This board game is an educational tool for talking with children of 10 years of age and up, on challenging topics such as conflict, war, violence, discrimination, peace, solidarity, equality and freedom.
The target group is broad encompassing children from the age of 10 years upwards to young people to adults, though it is primarily aimed at children and young people.
The need addressed is related to the attitudes of children and young people to war and conflict. The board game was developed as an educational tool to talk with children of 10 years age and up, on certain challenging conceptual topics such as conflict, war, violence, discrimination, peace, solidarity, equality and freedom.
The aims of the project
- The aim of designing the board game was to produce an educational tool, which is based on human rights values, that would allow children to explore concepts such as conflict and peace. During the game, the players play against the board, which promotes the idea of cooperation instead of competition. During the course of play, players figure out that in order to ‘win’ the game; they need to secure peace for the ‘lands’ of all players. To do that, they need to promote human rights values, and share their resources and innovations.
Time for Peace is a board game, which is played by 2 to 4 players. It is a cooperative game. In the game, each player has a land card with 4 scales on it. The scales identify the situation of 4 parameters in their community;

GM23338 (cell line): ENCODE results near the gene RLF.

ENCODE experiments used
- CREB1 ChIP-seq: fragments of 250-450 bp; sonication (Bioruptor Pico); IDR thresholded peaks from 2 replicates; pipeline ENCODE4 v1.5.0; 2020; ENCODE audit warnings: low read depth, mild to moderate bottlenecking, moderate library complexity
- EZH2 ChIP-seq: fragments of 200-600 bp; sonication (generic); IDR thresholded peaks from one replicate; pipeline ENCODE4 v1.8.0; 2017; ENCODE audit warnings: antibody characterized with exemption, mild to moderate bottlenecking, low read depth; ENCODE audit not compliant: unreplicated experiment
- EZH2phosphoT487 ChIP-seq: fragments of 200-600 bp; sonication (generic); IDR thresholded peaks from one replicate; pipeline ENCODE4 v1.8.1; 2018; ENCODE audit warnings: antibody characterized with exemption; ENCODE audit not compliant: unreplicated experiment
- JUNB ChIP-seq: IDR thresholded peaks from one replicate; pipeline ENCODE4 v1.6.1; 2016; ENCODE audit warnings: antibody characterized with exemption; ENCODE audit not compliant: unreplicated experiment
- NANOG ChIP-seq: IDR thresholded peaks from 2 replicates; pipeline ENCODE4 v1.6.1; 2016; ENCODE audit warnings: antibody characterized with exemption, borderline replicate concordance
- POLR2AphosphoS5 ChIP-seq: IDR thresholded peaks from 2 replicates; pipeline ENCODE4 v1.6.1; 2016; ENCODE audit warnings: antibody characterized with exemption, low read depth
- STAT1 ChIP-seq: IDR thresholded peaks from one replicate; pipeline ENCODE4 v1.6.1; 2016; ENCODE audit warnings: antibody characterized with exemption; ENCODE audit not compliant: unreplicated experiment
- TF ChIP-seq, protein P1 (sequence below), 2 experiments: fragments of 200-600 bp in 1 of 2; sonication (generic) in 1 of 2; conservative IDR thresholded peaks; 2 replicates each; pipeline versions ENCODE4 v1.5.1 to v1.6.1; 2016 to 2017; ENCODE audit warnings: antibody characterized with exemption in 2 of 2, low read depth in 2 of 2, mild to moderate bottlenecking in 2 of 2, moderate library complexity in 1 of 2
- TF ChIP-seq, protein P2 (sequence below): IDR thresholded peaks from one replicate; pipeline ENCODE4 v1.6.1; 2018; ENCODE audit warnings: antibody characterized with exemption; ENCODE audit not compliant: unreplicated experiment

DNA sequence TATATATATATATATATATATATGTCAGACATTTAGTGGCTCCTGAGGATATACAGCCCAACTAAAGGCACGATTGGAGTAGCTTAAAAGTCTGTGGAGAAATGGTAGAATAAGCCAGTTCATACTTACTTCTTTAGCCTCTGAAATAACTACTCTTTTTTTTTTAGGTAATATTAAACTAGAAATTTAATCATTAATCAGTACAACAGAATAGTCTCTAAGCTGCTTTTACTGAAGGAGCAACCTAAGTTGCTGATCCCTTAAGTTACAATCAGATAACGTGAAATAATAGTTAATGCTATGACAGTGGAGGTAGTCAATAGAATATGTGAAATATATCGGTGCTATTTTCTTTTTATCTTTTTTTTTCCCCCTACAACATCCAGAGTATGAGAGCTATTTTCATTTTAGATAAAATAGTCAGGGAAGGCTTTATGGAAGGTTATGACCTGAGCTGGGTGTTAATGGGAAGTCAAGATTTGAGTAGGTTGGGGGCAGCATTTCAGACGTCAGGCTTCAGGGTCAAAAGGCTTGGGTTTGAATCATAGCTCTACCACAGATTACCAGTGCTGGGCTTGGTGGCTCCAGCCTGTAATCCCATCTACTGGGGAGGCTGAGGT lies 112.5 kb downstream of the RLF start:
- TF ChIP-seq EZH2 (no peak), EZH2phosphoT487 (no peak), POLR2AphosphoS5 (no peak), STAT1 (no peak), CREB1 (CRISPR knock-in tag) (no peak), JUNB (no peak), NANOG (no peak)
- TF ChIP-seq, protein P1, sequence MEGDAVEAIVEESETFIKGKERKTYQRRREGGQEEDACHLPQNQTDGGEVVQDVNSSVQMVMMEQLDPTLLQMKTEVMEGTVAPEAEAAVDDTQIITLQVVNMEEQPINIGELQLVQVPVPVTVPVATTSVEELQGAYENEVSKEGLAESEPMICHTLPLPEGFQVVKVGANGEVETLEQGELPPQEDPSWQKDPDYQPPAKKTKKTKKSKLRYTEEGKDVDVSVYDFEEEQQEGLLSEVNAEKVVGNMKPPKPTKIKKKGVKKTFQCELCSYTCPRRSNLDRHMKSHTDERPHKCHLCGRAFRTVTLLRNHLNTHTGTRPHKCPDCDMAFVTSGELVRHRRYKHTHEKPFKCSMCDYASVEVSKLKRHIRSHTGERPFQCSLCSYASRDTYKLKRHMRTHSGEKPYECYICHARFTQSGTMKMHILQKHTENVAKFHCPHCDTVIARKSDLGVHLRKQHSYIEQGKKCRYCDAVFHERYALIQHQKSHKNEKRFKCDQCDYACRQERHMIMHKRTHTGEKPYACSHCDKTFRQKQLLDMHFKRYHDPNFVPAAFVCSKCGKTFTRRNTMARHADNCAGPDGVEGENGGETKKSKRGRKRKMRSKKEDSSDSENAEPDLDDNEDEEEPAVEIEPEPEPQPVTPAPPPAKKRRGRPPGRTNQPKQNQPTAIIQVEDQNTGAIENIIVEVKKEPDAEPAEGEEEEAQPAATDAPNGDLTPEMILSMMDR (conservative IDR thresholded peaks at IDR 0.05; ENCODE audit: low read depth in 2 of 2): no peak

- awareness on ecology
- social participation
All 4 parameters fall into three stages; a stage of conflict (when the parameter is in low levels), a stage of peace and a stage of sustainable peace (when the level of parameter is really high). Each player has 4 pawns, showing which level they are on each scale, therefore identifying if they are in a conflict situation in any of the parameters or not.
At the beginning of the game, parameters on each land are at different levels for different players, but all pawns are on the stage of peace. The players start to play with what is called; a ‘Rainbow’ deck. Throughout the game, players have to move their pawns on these scales as a result of card play, and it usually happens that one player falls under the conflict stage in one of the parameters. From this point on, all the players need to switch to play with what is called a ‘Nightmare’ deck. If the players cannot act in solidarity (by changing cards or offering their own progress steps); things get complicated very soon for all of them and more players find more of their parameters fall under the conflict stage. If they can work things out in care and solidarity, all the pawns of all players move back to the peace stage, the players can turn back to play with the Rainbow deck instead of the Nightmare deck.
When cards in any of these two decks are finished, if any parameter of any player is in conflict stage, all the players lose. The aim is to keep all the pawns of all the players on the peace stage (if not sustainable peace stage), before one of the decks runs out.